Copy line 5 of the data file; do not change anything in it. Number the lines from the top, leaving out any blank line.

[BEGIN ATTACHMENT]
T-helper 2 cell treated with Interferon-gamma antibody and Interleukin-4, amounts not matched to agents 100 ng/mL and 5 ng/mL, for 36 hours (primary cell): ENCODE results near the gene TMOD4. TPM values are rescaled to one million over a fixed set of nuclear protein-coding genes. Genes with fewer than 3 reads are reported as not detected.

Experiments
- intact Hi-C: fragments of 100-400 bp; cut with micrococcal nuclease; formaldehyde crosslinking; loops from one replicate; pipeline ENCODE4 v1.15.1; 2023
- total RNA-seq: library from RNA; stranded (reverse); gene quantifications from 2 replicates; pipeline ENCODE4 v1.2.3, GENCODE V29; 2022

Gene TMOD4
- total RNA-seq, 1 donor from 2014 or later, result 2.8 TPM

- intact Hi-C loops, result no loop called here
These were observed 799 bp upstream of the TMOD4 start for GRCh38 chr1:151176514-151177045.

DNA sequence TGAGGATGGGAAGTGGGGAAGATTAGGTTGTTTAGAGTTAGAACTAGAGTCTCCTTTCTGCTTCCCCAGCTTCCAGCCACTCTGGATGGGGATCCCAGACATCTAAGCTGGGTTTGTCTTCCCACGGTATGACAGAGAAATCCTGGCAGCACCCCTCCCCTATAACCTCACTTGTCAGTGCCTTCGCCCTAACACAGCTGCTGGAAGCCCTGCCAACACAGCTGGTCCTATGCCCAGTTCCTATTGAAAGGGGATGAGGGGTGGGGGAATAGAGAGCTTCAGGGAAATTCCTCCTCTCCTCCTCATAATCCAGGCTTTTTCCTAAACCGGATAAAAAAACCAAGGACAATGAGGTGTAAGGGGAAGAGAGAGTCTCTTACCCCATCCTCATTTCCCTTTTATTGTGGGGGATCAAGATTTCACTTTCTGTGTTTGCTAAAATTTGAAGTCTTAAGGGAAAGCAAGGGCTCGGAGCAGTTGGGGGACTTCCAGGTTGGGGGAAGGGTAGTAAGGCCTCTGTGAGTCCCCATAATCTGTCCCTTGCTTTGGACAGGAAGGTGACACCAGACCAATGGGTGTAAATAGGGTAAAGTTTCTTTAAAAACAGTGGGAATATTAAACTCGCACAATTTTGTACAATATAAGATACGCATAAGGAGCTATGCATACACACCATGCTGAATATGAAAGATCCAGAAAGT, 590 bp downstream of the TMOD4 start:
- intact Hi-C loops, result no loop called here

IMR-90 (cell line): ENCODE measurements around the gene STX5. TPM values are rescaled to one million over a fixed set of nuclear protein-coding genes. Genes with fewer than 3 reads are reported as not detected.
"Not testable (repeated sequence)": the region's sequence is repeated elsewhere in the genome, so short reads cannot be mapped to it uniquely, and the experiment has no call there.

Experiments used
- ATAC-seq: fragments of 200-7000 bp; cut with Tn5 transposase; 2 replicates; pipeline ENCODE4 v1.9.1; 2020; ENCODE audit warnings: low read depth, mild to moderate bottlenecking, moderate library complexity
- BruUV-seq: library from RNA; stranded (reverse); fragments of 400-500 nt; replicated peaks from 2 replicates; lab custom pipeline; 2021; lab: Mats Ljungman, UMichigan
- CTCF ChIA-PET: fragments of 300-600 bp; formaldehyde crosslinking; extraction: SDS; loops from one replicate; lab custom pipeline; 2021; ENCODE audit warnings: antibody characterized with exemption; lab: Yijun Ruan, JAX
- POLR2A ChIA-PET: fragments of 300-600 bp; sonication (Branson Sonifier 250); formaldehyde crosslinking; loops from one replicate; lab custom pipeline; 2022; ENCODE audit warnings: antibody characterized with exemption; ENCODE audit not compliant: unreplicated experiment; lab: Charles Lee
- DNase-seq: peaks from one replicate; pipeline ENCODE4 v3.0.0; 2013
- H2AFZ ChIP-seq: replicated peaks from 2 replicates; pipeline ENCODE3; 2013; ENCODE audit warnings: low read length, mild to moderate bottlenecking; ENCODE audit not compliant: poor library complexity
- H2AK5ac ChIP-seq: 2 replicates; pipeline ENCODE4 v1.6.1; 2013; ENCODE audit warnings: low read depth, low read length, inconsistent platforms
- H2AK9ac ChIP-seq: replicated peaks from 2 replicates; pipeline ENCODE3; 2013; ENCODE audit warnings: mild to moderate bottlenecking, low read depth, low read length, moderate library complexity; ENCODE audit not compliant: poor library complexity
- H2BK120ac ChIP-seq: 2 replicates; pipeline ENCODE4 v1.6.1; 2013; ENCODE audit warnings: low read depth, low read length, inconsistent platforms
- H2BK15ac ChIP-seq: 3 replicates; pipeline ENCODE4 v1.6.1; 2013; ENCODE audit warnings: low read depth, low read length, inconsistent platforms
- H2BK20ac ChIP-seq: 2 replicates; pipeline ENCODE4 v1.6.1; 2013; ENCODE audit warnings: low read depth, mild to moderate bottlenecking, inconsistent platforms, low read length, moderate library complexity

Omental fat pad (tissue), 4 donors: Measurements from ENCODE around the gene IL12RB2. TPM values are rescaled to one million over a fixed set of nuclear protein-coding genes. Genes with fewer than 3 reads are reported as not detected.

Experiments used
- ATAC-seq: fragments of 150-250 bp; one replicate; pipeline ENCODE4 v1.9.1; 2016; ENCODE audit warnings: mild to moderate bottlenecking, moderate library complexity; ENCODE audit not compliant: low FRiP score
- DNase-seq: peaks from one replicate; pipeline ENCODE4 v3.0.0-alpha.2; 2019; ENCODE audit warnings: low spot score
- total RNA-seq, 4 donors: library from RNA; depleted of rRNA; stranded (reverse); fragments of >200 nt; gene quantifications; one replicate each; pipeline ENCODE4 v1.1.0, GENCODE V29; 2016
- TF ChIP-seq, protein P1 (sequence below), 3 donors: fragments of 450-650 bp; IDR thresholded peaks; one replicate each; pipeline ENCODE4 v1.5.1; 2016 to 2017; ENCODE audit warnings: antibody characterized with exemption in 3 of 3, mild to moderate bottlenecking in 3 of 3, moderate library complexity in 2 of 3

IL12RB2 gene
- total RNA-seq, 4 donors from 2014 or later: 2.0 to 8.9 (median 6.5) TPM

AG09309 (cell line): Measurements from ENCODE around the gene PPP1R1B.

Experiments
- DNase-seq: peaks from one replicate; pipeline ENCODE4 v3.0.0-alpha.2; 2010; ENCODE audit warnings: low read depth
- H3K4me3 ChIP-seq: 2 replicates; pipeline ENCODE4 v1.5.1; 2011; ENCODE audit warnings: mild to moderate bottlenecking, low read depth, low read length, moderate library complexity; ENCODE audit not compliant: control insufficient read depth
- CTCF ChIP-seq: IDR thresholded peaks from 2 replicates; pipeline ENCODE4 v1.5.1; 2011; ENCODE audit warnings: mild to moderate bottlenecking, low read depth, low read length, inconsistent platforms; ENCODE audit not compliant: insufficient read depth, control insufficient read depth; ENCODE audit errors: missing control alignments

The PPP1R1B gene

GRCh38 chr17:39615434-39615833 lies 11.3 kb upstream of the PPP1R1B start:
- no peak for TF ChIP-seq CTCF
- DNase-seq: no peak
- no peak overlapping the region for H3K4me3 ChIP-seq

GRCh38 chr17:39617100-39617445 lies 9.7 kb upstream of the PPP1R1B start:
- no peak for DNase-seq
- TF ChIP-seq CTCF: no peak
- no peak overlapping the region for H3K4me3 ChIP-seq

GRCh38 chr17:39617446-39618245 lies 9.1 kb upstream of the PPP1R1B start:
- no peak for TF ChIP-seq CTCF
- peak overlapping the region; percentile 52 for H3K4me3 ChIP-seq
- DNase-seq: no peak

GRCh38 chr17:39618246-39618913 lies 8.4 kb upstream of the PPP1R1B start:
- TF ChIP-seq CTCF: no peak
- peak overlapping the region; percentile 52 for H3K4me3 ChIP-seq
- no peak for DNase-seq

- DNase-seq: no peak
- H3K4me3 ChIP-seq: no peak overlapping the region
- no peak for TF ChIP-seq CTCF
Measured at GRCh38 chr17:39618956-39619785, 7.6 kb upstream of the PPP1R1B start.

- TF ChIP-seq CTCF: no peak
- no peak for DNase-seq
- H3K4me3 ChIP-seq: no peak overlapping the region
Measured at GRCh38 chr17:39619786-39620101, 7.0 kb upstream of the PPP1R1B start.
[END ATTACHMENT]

Gene TMOD4